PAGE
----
Books are kind of a staple present in my house at Christmas. Everyone usually gets at least one book or book related item. Sometimes, it’s all books, all the time. I’m giving eleven books as gifts this year – a good chunk of them to my niece and nephew who are just starting to get into reading. Watching how excited my nephew gets when I give him a book and sitting down to read it with him is honestly one of my favourite things about being an aunt. I love that this kid has picked up this habit.
But that’s not really the point of this post. The girls over at B&B want to know what books I want to get from Santa this year. I’m rarely unhappy with a book, but there are a few that I would love to find under the tree. These are books that I really like but don’t happen to own a copy of – or books where I want a different edition. I’m weird about cover art. I’m also kind of obsessed with trade paperbacks. It’s my preference. I want that version of all these books unless otherwise specified.
The Night Circus by Erin Morgenstern
I’ve talked about this book before. I love it. I want to re-read it. I adore the cover. Somehow, I don’t own a copy. Continue reading
My YA tendencies usually lean towards books aimed at older teens that contain a bit of grit, but occasionally, I’ll pick up one aimed at the younger side of the YA spectrum. Head Over Heart is one of these books (I was provided with a copy of this book in exchange for an honest review). The story focuses on the life of Zeyneb, a young Muslim girl going through the challenges of becoming a teenager in a busy and diverse London school. She is now of an age where she needs to make lots of big decisions – between family, friends, and boys. It’s a book a lot of young girls will be able to relate to, even if they don’t have to make the exact same choices as Zeyneb.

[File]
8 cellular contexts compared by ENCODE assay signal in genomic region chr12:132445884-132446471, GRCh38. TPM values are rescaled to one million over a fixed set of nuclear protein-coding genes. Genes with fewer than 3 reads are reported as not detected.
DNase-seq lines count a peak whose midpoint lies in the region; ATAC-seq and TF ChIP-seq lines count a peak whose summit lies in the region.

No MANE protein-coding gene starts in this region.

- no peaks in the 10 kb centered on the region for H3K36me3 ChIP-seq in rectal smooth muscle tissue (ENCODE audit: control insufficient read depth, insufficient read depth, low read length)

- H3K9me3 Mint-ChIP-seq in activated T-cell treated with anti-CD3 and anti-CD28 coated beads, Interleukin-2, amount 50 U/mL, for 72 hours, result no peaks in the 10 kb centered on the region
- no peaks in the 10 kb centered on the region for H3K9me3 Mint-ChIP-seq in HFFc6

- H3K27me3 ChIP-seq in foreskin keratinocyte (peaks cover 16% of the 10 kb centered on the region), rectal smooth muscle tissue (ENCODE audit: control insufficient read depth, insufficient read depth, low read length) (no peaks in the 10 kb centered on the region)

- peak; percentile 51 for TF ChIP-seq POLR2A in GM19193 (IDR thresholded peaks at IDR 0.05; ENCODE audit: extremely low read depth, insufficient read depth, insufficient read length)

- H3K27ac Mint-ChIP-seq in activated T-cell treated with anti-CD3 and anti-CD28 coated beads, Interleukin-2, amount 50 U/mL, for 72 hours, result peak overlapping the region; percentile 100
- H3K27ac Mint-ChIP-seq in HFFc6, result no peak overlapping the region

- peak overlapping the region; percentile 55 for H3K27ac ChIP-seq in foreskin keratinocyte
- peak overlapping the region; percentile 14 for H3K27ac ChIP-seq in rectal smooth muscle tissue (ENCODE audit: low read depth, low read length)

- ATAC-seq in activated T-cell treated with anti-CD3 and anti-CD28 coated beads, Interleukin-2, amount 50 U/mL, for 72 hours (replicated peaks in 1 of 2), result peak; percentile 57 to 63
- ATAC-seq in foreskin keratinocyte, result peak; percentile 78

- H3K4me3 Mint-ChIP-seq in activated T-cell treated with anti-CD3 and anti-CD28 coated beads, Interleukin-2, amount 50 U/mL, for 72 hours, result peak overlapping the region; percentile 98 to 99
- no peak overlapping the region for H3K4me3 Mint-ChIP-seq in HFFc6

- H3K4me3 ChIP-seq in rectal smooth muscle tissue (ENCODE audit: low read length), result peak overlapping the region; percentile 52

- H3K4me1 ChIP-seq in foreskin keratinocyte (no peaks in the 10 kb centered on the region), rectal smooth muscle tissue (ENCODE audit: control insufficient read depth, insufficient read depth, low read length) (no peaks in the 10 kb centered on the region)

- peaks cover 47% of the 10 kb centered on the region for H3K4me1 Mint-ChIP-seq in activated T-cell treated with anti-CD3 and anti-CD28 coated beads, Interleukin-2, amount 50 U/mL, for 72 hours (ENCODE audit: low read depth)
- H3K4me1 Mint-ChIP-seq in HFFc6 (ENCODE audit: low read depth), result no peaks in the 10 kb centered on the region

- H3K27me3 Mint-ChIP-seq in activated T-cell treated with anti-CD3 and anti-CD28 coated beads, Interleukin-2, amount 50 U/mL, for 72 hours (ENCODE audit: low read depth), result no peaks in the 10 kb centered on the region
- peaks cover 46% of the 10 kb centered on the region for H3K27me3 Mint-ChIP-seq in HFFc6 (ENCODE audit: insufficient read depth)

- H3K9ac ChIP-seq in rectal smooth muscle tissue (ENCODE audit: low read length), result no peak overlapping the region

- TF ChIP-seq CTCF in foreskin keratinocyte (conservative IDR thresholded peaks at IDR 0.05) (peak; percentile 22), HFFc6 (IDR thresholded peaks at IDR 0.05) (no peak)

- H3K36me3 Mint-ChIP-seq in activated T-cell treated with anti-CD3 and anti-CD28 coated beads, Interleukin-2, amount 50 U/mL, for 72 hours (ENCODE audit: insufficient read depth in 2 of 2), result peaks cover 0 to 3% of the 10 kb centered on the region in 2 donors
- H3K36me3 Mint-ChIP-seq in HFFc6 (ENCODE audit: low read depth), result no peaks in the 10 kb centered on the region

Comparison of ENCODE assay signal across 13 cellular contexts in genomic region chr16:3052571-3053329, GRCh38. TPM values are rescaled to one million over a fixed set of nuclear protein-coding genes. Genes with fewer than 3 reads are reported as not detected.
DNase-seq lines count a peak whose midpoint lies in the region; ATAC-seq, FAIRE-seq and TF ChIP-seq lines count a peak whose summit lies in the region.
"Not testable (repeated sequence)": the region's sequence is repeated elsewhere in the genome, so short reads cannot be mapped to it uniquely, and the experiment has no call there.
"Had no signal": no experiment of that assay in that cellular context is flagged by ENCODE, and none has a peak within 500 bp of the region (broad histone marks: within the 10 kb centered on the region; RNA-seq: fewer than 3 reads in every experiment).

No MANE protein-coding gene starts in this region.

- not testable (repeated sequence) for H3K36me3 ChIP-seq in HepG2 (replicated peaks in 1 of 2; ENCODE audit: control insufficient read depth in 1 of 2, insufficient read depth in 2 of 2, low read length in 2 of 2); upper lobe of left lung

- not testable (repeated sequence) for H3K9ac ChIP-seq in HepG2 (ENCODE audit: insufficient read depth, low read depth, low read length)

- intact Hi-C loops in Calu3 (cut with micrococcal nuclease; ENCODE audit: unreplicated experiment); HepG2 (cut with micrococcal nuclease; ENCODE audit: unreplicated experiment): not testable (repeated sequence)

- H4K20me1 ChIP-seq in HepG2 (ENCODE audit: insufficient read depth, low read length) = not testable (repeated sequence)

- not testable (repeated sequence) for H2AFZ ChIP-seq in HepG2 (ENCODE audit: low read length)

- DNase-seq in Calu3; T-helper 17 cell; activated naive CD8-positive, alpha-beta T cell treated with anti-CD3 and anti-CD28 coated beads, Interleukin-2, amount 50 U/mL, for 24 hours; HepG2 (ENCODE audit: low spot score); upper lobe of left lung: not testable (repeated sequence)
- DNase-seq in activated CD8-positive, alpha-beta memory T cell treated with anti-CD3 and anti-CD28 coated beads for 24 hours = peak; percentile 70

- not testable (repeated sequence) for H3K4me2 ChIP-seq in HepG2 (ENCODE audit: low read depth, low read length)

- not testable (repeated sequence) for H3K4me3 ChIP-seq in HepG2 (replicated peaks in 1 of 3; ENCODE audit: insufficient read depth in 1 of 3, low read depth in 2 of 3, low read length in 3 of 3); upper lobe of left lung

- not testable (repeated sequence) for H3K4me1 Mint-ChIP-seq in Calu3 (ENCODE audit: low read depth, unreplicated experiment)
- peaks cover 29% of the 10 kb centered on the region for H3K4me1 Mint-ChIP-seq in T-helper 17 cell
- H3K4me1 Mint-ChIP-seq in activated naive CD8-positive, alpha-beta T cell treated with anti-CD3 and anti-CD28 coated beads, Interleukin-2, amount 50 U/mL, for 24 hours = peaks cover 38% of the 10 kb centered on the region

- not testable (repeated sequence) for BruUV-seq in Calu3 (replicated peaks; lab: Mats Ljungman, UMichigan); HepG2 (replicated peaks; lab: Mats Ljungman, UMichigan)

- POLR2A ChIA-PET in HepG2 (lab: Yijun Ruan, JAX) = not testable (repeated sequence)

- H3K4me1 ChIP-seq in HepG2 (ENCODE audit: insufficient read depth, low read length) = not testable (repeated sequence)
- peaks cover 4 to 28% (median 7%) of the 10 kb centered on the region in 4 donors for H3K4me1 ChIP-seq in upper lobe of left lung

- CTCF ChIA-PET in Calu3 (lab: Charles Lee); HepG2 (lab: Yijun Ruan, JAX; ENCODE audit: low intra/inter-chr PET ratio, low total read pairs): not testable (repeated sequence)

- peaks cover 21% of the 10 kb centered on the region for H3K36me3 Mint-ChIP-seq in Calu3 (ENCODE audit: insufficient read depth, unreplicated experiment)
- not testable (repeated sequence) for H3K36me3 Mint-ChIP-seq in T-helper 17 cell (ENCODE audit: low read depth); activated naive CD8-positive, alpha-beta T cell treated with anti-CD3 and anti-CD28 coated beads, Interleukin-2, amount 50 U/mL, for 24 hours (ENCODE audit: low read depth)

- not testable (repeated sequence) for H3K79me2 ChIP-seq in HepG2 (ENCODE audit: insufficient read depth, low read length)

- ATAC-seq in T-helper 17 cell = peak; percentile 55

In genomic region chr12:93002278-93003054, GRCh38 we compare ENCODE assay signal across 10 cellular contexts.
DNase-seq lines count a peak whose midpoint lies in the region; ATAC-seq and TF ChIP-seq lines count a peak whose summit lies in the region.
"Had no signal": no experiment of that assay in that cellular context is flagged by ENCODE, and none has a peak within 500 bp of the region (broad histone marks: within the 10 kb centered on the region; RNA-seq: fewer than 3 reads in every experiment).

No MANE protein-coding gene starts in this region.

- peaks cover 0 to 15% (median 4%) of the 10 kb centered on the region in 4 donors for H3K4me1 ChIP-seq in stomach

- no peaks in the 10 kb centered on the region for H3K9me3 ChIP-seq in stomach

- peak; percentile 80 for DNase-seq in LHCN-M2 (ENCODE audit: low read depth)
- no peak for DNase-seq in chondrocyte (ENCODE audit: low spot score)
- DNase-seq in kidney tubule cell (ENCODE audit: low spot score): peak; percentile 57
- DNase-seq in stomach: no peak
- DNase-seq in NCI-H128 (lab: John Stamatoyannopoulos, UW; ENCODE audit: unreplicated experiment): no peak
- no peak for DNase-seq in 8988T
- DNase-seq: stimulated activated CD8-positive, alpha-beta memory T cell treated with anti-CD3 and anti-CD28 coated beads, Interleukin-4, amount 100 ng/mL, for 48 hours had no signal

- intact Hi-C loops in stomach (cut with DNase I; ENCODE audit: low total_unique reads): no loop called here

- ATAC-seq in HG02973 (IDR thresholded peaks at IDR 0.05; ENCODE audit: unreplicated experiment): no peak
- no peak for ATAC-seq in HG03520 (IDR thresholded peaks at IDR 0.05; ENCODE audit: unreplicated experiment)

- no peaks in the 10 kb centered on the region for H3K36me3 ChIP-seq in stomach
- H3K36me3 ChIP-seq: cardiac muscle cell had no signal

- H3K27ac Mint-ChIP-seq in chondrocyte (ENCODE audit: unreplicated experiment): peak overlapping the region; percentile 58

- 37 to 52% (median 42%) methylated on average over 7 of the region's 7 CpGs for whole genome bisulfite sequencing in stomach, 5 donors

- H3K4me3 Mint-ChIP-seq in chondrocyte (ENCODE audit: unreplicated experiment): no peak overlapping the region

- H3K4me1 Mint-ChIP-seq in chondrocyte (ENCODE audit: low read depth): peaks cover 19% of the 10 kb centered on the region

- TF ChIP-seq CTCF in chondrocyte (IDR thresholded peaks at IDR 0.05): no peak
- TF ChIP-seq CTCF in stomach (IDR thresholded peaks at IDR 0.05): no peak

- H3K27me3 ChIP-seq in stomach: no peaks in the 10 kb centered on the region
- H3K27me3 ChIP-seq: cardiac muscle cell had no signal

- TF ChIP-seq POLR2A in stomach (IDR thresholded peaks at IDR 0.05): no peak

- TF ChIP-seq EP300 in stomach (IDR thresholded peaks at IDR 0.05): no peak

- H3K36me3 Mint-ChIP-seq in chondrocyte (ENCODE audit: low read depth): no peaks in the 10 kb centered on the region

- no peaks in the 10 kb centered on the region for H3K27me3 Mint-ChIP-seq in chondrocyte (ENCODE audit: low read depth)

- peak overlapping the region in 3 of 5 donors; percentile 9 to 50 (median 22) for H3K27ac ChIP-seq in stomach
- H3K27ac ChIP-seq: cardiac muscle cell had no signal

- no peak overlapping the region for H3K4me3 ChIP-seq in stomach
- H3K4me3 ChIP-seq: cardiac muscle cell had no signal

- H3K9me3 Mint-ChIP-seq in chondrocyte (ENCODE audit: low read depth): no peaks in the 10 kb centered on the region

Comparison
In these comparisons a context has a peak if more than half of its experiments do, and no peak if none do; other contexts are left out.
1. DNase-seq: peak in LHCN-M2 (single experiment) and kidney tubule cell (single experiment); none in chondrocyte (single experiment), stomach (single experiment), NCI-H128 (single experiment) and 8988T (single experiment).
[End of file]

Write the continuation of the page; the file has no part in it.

Family is very important in Zeyneb’s life and culture. Family comes first – at all times – at least according to her parents. But Zeyneb has other things pulling her attention. First there’s her best friend, Kelly, who comes from a single parent home and doesn’t understand the extreme demands put on Zeyneb by her family. Then there’s school and where that’s going to take her in just a few short years. Will she go to university for an education or follow in her sister’s footsteps and get married and have children. And then there’s Alex – the boy that sends her heart a flutter. The boy she is most definitely not allowed to have fluttery feelings about. And her decision about a headscarf. What she chooses in each of these scenarios is going to directly influence each of her other decisions. Continue reading
We’re inching close to the end of the year, and you know what that means – best of lists. Although, let’s be honest, aren’t all the top ten lists a best of of some sort? Anyway, this week’s list is the best reads of 2014. It’s mostly a rehash of other posts I’ve published this year. I’ve talked about my bests a lot. If they weren’t worth talking about, they probably aren’t a best. But this is a nice way to do a round up. So, without unnecessary fanfare, here’s my list.
I Wear the Black Hat by Chuck Klosterman
I started out my year with this book. I’m generally a fan of Klosterman’s more recent work. And I’m always a fan of a good villain. So, when I saw this book, I knew I had to read it. It contains some of my favourite essays by Klosterman. He looks at our culture of blame and villainization and mirrors it back in this book. It’s well worth the read. Continue reading